How to get Europe’s car market ‘fit for 55’ on time and affordably
T&E's analysis of the European Commission’s proposal to review car CO2 standards, and our recommendations to ensure Europe is both ‘fit for 55’ and for the era of emobility.
Thanks to the entry into force of the 2020/21 EU car CO₂ standards, plug-in cars have entered the mass market much faster than previously expected, reaching 10.5% of new sales last year. This year the 95g CO₂ fleetwide target is applied in full – in 2020 it only applied to 95% of cars – and sales of plug-ins have surged to 16% of the market (7.5% BEV) and are projected to reach at least 18% by end of 2021. The application of the 95g target has also seen an unprecedented drop in CO₂ emissions of new cars, with a total CO₂ emissions drop of 18% since the entry into force of the 2020/21 regulation.
Regulating the car industry directly, European vehicle CO₂ standards are the main measure today to effectively increase the investment in and supply of plug-in cars. Smart taxation and infrastructure policies drive demand for electric cars, but the supply is still limited EU-wide by how many plug-ins carmakers need to make to comply with the CO₂ rules.
With competitive zero and low emission models now on the market, the next task of the regulation must be to scale up their production making them affordable and accessible to all Europeans, after which the regulation will need to ensure carmakers reach 100% zero emission sales in time for Europe to meet the ambition of its Green Deal.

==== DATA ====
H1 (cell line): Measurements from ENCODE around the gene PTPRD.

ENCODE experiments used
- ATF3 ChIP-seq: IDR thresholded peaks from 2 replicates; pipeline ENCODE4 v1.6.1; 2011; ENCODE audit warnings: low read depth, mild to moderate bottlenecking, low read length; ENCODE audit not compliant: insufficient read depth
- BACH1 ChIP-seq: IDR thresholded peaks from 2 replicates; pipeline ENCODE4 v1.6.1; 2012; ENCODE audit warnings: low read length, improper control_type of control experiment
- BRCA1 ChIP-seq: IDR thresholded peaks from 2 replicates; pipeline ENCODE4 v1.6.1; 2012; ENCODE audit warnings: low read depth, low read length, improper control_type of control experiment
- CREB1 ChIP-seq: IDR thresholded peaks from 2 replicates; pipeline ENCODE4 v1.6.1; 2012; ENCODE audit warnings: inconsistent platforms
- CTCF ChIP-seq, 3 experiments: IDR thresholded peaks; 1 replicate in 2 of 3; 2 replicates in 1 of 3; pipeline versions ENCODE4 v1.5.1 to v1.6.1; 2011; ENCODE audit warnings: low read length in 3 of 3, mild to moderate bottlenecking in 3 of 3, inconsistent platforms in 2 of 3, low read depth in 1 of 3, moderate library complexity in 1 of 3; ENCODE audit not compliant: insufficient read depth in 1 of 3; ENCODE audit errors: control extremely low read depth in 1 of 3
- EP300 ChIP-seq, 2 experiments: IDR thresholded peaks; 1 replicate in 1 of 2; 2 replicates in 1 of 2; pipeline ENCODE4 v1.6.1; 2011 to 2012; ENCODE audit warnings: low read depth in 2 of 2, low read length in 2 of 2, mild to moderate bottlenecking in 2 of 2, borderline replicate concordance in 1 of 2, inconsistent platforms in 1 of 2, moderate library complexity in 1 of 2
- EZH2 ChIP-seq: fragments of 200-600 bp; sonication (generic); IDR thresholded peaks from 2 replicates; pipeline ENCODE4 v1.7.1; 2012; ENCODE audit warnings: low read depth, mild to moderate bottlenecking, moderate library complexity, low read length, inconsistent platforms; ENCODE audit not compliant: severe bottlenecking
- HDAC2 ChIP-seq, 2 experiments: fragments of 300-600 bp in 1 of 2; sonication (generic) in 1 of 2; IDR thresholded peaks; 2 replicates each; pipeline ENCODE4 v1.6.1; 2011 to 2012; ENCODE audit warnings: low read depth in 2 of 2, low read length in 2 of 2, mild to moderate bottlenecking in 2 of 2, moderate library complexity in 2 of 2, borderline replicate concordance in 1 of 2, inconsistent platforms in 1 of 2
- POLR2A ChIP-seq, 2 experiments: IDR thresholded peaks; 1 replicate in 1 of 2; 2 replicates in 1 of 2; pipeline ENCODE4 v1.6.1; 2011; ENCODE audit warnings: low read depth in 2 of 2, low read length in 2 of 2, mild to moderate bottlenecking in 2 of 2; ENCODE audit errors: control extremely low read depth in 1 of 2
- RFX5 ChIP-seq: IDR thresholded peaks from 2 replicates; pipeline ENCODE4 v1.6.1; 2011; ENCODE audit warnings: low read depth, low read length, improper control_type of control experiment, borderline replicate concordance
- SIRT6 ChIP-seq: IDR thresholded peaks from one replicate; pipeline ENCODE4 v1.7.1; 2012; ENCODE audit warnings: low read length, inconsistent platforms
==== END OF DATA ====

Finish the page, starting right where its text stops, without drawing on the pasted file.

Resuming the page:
Looking beyond 2021 however, the proposed car CO₂ standards regulation – adopted as part of the European Commission’s ‘Fit for 55’ climate policy package – will only slow the momentum and ramp-up of plug-in sales as the proposed ambition lags well behind the market potential and carmakers’ own plans. Without significantly more ambitious targets in the 2020s and 2030, and with numerous flexibilities and loopholes left in the regulation, there is a real danger that investment in and the supply of electric cars will stagnate from 2022 onwards, just as Europe needs to accelerate the decarbonisation of its road transport sector.
In this paper, T&E outlines our analysis of the Commission’s proposal, its shortcomings, and our recommendations to ensure Europe is both ‘fit for 55’ and for the emobility era.